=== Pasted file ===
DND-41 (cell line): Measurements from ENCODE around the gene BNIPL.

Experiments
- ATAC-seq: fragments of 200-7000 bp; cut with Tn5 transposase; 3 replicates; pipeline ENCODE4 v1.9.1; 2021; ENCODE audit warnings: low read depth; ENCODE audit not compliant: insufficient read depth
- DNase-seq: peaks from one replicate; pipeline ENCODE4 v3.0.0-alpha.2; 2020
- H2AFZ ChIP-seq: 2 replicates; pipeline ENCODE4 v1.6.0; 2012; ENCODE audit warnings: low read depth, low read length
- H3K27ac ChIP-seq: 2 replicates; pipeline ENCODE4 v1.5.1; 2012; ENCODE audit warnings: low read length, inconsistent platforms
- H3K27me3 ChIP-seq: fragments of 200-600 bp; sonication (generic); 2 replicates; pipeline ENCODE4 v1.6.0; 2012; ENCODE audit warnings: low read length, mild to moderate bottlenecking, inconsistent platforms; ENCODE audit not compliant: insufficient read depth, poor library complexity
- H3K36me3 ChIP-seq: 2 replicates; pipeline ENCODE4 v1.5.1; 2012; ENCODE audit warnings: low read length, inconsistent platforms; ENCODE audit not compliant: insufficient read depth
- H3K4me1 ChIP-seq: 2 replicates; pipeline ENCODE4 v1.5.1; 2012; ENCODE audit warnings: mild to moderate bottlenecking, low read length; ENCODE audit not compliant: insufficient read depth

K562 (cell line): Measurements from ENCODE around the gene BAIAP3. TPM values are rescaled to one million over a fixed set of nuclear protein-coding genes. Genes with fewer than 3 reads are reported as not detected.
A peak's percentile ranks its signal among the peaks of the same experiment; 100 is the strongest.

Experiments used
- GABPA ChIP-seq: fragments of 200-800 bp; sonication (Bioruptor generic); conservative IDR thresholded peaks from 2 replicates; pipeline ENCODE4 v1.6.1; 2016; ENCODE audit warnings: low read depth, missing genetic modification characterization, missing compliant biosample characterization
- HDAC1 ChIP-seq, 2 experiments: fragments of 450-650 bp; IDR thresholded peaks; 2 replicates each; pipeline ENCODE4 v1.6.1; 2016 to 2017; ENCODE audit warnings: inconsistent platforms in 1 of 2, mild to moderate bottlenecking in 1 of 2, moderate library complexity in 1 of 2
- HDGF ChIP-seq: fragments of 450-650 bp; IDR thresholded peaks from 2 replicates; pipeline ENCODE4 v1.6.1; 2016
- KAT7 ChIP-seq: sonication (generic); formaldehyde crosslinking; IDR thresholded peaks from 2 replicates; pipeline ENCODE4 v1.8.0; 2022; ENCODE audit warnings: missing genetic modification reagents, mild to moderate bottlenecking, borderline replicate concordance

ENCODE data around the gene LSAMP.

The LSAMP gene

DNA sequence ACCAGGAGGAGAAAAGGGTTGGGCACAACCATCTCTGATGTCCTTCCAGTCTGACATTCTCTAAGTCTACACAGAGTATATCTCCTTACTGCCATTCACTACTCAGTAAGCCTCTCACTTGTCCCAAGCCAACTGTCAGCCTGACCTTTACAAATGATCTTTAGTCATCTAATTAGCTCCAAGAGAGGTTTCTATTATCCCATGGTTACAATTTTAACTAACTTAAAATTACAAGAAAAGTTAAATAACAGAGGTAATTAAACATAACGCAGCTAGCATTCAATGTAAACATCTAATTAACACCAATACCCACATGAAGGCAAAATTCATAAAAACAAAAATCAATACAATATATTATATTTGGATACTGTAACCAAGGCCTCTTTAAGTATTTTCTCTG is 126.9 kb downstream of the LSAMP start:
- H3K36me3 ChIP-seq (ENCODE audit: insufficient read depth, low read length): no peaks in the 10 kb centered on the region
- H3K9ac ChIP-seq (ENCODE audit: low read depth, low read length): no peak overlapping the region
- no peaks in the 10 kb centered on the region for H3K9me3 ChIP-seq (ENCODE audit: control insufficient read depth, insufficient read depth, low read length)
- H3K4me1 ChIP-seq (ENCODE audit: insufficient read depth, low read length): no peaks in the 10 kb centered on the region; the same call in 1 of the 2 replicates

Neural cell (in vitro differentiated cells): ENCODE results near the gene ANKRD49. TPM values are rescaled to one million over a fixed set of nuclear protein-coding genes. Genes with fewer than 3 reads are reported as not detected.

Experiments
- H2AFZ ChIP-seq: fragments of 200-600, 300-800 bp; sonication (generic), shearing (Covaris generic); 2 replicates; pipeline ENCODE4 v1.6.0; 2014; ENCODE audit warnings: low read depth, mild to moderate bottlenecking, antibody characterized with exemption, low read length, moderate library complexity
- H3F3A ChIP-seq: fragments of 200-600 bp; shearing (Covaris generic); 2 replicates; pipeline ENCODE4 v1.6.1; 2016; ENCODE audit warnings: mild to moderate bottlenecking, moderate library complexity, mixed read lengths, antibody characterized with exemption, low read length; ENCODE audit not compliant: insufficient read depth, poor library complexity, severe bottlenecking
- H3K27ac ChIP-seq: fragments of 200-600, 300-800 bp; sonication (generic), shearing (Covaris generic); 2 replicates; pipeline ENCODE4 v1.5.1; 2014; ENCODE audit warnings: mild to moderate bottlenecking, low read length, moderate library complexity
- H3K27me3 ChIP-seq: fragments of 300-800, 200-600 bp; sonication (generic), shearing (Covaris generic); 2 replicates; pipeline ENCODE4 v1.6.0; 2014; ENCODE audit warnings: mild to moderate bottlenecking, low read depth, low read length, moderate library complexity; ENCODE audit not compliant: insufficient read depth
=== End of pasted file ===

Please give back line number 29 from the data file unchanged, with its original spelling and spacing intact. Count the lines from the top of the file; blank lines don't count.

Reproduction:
- H3K27me3 ChIP-seq: fragments of 300-800, 200-600 bp; sonication (generic), shearing (Covaris generic); 2 replicates; pipeline ENCODE4 v1.6.0; 2014; ENCODE audit warnings: mild to moderate bottlenecking, low read depth, low read length, moderate library complexity; ENCODE audit not compliant: insufficient read depth